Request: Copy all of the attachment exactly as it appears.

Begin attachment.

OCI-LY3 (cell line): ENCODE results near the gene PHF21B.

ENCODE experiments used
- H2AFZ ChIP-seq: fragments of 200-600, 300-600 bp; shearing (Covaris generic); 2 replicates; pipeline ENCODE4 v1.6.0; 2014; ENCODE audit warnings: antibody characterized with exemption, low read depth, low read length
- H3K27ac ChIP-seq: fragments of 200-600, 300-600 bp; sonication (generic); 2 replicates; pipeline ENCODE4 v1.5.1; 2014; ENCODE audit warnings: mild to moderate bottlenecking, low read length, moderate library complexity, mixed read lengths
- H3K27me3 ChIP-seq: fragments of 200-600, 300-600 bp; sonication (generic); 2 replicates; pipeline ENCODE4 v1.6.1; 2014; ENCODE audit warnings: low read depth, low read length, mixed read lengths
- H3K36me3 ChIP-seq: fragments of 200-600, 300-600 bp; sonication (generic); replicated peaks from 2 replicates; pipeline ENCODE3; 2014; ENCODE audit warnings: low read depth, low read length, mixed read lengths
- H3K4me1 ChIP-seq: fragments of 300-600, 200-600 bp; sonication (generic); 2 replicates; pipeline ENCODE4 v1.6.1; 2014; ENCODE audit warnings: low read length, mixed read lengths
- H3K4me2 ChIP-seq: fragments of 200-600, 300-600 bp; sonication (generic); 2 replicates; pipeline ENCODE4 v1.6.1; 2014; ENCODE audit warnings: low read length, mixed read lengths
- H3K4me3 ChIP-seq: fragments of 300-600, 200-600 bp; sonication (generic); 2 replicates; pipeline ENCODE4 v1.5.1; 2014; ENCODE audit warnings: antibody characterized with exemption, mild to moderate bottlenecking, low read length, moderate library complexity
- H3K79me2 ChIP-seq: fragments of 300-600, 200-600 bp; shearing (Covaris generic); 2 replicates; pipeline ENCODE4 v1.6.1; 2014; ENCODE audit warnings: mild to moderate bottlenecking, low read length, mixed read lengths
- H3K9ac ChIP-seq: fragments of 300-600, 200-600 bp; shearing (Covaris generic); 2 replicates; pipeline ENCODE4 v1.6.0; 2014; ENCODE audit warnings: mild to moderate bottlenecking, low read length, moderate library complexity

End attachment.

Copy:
OCI-LY3 (cell line): ENCODE results near the gene PHF21B.

ENCODE experiments used
- H2AFZ ChIP-seq: fragments of 200-600, 300-600 bp; shearing (Covaris generic); 2 replicates; pipeline ENCODE4 v1.6.0; 2014; ENCODE audit warnings: antibody characterized with exemption, low read depth, low read length
- H3K27ac ChIP-seq: fragments of 200-600, 300-600 bp; sonication (generic); 2 replicates; pipeline ENCODE4 v1.5.1; 2014; ENCODE audit warnings: mild to moderate bottlenecking, low read length, moderate library complexity, mixed read lengths
- H3K27me3 ChIP-seq: fragments of 200-600, 300-600 bp; sonication (generic); 2 replicates; pipeline ENCODE4 v1.6.1; 2014; ENCODE audit warnings: low read depth, low read length, mixed read lengths
- H3K36me3 ChIP-seq: fragments of 200-600, 300-600 bp; sonication (generic); replicated peaks from 2 replicates; pipeline ENCODE3; 2014; ENCODE audit warnings: low read depth, low read length, mixed read lengths
- H3K4me1 ChIP-seq: fragments of 300-600, 200-600 bp; sonication (generic); 2 replicates; pipeline ENCODE4 v1.6.1; 2014; ENCODE audit warnings: low read length, mixed read lengths
- H3K4me2 ChIP-seq: fragments of 200-600, 300-600 bp; sonication (generic); 2 replicates; pipeline ENCODE4 v1.6.1; 2014; ENCODE audit warnings: low read length, mixed read lengths
- H3K4me3 ChIP-seq: fragments of 300-600, 200-600 bp; sonication (generic); 2 replicates; pipeline ENCODE4 v1.5.1; 2014; ENCODE audit warnings: antibody characterized with exemption, mild to moderate bottlenecking, low read length, moderate library complexity
- H3K79me2 ChIP-seq: fragments of 300-600, 200-600 bp; shearing (Covaris generic); 2 replicates; pipeline ENCODE4 v1.6.1; 2014; ENCODE audit warnings: mild to moderate bottlenecking, low read length, mixed read lengths
- H3K9ac ChIP-seq: fragments of 300-600, 200-600 bp; shearing (Covaris generic); 2 replicates; pipeline ENCODE4 v1.6.0; 2014; ENCODE audit warnings: mild to moderate bottlenecking, low read length, moderate library complexity